On 22 November 1963 Kennedy visited Dallas with his wife Jackie. He was shot during a riding tour in an open limousine and died after about half an hour. According to the official Warren-report, Lee Harvey Oswald killed the president, but there is serious doubt about this because of many strange things. For example the dying of many witnesses, the killing of Oswald and the problem of how one bullet could have killed the president and also hit the Governor of Texas: the problem of the miracle bullet.
The John F. Kennedy Presidential Library and Museum is dedicated to the memory of our nation's thirty-fifth president and to all those who through the art of politics seek a new and better world.
During his presidency the internal policy existed for an important part of policy for equal rights for all citizens. Kennedy had to deal with a lot of resistance and most of his bills were rejected. He had plans to improve the social policy, but only under his successor Johnson most of Kennedy's ideas were accepted by Congress.
Shortly after his inauguration, Kennedy permitted a band of Cuban exiles, already armed and trained by the CIA, to invade their homeland. The attempt to overthrow the regime of Fidel Castro was a failure. Kennedy took responsibility for this failure. Later that year he met with Russian Premier Khrushchev in Vienna in an effort to settle differences, but the meeting was fruitless. Soon thereafter, the Soviet Union renewed its campaign against West Berlin. Kennedy replied by reinforcing the Berlin garrison and increasing the Nation's military strength, including new efforts in outer space. Confronted by this reaction, Moscow, after the erection of the Berlin Wall, relaxed its pressure in Europe.
By the time of the Democratic National Convention, he had already won seven primary victories, overcoming opposition that a Roman Catholic could not win in a predominantly Protestant state. He won the nomination and the Kennedy/Lyndon B. Johnson ticket narrowly defeated their Republican opponents, Richard M. Nixon/Henry Cabot Lodge, Jr. at the November elections. The margin being only 119,450 votes out of the nearly 69,000,000 cast.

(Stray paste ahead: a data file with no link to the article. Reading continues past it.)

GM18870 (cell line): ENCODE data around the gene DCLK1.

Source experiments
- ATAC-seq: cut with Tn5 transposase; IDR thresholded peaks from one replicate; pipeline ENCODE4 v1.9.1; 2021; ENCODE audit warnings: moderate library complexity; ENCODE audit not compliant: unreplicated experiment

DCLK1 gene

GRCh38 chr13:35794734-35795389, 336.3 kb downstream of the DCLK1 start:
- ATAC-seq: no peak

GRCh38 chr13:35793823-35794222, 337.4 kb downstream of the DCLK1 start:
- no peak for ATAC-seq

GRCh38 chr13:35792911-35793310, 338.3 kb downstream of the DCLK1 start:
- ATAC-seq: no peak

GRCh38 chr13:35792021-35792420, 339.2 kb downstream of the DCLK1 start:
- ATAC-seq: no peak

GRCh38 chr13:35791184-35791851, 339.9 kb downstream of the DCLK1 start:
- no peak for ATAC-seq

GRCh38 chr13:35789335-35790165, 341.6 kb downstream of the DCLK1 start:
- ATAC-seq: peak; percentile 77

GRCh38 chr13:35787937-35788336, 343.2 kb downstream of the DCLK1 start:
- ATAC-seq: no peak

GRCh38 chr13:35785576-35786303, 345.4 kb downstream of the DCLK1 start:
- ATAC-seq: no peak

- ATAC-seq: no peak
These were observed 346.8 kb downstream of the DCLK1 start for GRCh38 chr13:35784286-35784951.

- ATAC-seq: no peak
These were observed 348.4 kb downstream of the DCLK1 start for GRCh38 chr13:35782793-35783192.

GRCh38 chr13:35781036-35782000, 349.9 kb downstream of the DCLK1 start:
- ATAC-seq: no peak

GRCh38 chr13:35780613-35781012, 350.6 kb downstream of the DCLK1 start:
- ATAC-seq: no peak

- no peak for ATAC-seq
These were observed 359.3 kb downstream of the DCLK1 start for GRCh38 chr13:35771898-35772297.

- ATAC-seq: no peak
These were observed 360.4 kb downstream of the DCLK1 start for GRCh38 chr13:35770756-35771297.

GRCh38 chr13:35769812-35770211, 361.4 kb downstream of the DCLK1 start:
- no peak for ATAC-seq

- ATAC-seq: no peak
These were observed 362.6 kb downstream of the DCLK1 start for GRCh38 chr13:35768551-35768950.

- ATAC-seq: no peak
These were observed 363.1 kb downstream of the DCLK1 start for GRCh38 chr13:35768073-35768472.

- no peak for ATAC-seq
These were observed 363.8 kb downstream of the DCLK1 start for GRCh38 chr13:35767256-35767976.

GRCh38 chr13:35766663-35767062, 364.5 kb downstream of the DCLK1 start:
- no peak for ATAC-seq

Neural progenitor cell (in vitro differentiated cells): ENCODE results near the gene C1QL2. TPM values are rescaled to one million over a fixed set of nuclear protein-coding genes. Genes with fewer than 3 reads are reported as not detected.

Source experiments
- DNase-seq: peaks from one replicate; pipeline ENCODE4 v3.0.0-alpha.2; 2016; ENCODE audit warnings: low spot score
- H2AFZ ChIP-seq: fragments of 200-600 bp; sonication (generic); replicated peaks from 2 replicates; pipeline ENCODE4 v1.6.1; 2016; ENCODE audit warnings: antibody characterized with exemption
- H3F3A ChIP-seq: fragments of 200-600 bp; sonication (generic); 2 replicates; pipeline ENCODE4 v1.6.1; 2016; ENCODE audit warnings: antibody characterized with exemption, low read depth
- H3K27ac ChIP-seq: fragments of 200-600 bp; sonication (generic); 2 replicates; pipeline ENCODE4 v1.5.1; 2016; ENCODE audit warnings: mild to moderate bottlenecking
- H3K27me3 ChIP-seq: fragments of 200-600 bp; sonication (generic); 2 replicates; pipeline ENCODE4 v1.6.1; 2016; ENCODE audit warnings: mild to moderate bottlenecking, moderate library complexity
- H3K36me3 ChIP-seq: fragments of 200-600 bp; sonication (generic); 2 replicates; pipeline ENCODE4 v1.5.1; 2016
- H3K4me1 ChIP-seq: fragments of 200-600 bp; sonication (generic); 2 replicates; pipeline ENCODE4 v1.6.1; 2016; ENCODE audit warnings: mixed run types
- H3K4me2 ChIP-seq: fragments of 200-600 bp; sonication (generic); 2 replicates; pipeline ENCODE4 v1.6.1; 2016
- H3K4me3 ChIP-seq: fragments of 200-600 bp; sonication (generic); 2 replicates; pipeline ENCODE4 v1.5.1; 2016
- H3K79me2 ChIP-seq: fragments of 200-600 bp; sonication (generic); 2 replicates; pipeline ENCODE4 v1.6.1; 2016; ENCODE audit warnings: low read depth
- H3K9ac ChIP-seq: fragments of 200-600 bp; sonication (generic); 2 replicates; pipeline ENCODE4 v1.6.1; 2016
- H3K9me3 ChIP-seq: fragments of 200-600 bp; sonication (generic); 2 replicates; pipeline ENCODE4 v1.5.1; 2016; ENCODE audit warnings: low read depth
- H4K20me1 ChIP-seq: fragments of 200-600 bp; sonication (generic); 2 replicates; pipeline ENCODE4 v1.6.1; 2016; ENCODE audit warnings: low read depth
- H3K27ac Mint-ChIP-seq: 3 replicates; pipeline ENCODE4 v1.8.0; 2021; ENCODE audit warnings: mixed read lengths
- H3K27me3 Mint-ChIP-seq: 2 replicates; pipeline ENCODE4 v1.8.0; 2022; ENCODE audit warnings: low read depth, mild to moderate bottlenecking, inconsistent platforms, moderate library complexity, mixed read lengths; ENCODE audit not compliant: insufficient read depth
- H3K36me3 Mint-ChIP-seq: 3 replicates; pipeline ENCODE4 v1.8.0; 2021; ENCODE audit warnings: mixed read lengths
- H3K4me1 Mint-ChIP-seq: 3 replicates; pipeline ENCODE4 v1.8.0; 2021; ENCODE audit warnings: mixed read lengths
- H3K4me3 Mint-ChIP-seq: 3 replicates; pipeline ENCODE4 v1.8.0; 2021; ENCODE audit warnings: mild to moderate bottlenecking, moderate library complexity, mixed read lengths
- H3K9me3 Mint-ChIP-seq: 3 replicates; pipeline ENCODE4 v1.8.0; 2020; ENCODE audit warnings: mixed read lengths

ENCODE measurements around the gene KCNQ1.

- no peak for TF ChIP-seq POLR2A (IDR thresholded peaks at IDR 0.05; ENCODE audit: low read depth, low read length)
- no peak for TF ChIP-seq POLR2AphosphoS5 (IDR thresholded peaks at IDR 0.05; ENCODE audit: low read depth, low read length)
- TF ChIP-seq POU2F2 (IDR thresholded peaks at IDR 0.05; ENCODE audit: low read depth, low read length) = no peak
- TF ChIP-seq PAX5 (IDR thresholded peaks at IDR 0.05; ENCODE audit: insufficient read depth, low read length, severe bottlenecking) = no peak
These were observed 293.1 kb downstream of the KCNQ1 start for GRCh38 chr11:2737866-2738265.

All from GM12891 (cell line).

Kennedy’s father had groomed his first son, Joseph, for politics – Joe was going to get the Kennedy’s into the White House. But young Joe was killed in action in 1944, and after working as a reporter for the Hearst International News Service, Kennedy decided to enter politics himself. His opportunity came early in 1946, when he announced his candidacy for the Democratic nomination for the House of Representatives seat for the 11th Congressional District of Massachusetts.
My fellow Americans, ask not what your country can do for you, ask what you can do for your country.
Robert Kennedy (1925-1968) served as the U.S. attorney general from 1961 to 1964 and as a U.S. senator from New York from 1965 to 1968. A graduate of Harvard University and the University of Virginia School of Law, Kennedy was appointed attorney general after his brother John Kennedy (1917-1963) was elected president in 1960. In this role, Robert Kennedy fought organized crime and worked for civil rights for African Americans. He also served as a close advisor to the president. In the Senate, he was a committed advocate of the poor and racial minorities, and opposed escalation of the Vietnam War. On June 5, 1968, while in Los Angeles campaigning for the Democratic presidential nomination, Kennedy was shot. He died early the next day at age 42. Kennedy, the father of 11 children, was buried at Virginia’s Arlington National Cemetery near the grave of his brother John.
Back from the war, he became a Democratic Congressman from the Boston area, advancing in 1953 to the Senate. He married Jacqueline Bouvier on September 12, 1953. In 1955, while recuperating from a back operation, he wrote Profiles in Courage, which won the Pulitzer Prize in history.
Of Irish descent, he was born in Brookline, Massachusetts, on May 29, 1917. Graduating from Harvard in 1940, he entered the Navy. In 1943, when his PT boat was rammed and sunk by a Japanese destroyer, Kennedy, despite grave injuries, led the survivors through perilous waters to safety.